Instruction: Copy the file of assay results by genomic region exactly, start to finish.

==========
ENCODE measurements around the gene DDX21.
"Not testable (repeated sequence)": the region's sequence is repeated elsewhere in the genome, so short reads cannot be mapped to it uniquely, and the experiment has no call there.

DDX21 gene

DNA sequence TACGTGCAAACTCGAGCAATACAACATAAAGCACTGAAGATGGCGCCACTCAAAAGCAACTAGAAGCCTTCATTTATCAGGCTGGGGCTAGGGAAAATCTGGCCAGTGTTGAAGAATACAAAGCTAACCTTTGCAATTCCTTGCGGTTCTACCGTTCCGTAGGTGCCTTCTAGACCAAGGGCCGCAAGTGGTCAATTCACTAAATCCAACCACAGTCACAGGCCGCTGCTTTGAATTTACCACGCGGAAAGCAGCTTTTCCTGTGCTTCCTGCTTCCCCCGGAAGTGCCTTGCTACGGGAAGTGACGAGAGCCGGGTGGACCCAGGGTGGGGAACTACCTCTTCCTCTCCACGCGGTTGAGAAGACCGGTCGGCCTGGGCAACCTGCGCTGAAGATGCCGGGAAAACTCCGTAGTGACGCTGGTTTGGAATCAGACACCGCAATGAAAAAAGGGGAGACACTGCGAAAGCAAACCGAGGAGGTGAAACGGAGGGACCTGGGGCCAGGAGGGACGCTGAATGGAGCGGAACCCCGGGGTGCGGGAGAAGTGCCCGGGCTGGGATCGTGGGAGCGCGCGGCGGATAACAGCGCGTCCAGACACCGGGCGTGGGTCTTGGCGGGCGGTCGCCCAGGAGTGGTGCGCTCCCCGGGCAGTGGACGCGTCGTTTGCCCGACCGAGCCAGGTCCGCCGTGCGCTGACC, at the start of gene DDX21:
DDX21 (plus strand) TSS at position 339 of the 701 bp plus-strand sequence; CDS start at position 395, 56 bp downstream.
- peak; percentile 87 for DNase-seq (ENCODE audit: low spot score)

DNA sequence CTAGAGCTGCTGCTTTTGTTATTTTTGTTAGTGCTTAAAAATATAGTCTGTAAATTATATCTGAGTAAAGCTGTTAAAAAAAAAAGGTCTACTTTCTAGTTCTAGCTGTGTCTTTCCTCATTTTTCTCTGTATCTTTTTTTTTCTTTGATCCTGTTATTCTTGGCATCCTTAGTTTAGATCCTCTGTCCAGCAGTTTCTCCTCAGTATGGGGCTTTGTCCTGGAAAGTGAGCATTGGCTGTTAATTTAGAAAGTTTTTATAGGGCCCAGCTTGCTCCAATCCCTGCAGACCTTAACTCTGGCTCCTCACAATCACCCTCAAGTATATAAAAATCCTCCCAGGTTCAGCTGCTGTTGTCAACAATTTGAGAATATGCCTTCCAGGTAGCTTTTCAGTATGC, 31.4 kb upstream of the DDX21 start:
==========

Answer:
ENCODE measurements around the gene DDX21.
"Not testable (repeated sequence)": the region's sequence is repeated elsewhere in the genome, so short reads cannot be mapped to it uniquely, and the experiment has no call there.

DDX21 gene

DNA sequence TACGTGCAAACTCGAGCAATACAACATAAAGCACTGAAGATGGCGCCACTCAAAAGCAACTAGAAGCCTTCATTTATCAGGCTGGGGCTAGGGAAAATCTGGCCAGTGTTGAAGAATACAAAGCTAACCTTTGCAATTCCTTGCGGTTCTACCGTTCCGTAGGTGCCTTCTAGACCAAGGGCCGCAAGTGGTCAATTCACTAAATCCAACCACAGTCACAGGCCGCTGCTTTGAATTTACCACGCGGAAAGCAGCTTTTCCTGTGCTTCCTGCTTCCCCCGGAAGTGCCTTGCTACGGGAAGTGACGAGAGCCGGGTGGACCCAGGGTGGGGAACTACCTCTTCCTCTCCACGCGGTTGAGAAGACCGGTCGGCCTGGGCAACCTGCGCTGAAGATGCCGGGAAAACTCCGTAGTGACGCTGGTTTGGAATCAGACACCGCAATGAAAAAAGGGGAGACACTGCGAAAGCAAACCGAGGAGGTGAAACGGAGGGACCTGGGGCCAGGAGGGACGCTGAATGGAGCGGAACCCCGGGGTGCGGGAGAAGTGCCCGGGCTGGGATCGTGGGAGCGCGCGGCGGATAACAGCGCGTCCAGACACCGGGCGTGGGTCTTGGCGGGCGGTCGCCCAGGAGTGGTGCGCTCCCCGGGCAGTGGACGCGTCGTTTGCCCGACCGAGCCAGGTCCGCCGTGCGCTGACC, at the start of gene DDX21:
DDX21 (plus strand) TSS at position 339 of the 701 bp plus-strand sequence; CDS start at position 395, 56 bp downstream.
- peak; percentile 87 for DNase-seq (ENCODE audit: low spot score)

DNA sequence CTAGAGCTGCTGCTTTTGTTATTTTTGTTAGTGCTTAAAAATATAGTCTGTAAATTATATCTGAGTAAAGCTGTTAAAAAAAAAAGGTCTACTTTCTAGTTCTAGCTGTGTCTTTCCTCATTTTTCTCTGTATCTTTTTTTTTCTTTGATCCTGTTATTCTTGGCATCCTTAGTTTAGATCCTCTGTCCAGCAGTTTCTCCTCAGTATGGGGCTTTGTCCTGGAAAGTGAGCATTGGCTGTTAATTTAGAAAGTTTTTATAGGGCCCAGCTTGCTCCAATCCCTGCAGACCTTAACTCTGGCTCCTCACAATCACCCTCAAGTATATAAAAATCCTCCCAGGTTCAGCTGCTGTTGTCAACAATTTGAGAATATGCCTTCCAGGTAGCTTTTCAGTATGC, 31.4 kb upstream of the DDX21 start: